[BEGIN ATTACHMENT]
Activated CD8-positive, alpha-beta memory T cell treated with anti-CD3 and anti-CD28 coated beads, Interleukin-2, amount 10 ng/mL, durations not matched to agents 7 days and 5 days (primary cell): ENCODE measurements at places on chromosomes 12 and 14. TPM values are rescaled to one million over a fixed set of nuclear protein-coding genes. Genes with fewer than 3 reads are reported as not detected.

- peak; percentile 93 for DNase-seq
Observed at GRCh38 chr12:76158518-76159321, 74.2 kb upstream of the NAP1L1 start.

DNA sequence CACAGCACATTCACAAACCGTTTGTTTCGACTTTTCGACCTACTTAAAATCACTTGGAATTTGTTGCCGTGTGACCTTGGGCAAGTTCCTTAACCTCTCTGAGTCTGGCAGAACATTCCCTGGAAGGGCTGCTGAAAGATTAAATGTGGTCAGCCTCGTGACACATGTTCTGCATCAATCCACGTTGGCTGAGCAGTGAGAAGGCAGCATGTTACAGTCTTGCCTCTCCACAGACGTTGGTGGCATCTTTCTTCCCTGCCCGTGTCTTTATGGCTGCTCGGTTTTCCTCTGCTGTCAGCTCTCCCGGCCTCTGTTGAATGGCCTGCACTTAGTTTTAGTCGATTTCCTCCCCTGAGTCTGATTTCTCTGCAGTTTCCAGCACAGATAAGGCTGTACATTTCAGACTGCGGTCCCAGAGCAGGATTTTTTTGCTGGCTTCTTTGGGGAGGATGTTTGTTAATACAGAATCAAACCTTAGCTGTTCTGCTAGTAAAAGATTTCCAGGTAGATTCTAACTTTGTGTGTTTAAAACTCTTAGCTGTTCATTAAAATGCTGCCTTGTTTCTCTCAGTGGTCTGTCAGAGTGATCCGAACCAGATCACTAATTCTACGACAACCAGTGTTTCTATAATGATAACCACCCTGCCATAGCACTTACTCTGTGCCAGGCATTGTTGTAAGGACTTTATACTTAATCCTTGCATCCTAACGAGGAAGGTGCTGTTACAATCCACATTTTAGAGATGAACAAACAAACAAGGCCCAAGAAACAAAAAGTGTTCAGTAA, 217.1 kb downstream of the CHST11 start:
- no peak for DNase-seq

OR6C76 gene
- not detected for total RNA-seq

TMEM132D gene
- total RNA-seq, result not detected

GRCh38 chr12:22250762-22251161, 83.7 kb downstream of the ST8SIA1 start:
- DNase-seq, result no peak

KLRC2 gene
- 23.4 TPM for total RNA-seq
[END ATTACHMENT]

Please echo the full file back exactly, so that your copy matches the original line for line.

Activated CD8-positive, alpha-beta memory T cell treated with anti-CD3 and anti-CD28 coated beads, Interleukin-2, amount 10 ng/mL, durations not matched to agents 7 days and 5 days (primary cell): ENCODE measurements at places on chromosomes 12 and 14. TPM values are rescaled to one million over a fixed set of nuclear protein-coding genes. Genes with fewer than 3 reads are reported as not detected.

- peak; percentile 93 for DNase-seq
Observed at GRCh38 chr12:76158518-76159321, 74.2 kb upstream of the NAP1L1 start.

DNA sequence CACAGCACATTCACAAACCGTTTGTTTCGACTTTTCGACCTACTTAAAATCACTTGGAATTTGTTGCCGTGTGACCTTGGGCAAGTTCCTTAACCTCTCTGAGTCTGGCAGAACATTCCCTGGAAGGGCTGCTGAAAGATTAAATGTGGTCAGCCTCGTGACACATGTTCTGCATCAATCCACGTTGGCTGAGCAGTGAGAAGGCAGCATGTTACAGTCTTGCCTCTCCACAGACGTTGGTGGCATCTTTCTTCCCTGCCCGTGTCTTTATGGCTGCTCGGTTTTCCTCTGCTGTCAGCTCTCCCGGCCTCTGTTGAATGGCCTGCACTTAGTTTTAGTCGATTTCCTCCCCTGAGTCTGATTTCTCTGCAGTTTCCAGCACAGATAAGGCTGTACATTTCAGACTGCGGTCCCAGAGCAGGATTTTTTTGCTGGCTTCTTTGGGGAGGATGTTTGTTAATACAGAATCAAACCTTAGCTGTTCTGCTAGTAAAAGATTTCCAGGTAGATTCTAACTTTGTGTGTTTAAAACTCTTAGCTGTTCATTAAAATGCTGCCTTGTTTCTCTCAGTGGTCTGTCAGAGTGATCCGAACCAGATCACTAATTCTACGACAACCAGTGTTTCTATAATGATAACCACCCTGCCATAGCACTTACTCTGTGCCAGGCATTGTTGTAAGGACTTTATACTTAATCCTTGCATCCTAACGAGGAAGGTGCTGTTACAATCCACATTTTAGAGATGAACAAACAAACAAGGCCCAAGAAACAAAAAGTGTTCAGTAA, 217.1 kb downstream of the CHST11 start:
- no peak for DNase-seq

OR6C76 gene
- not detected for total RNA-seq

TMEM132D gene
- total RNA-seq, result not detected

GRCh38 chr12:22250762-22251161, 83.7 kb downstream of the ST8SIA1 start:
- DNase-seq, result no peak

KLRC2 gene
- 23.4 TPM for total RNA-seq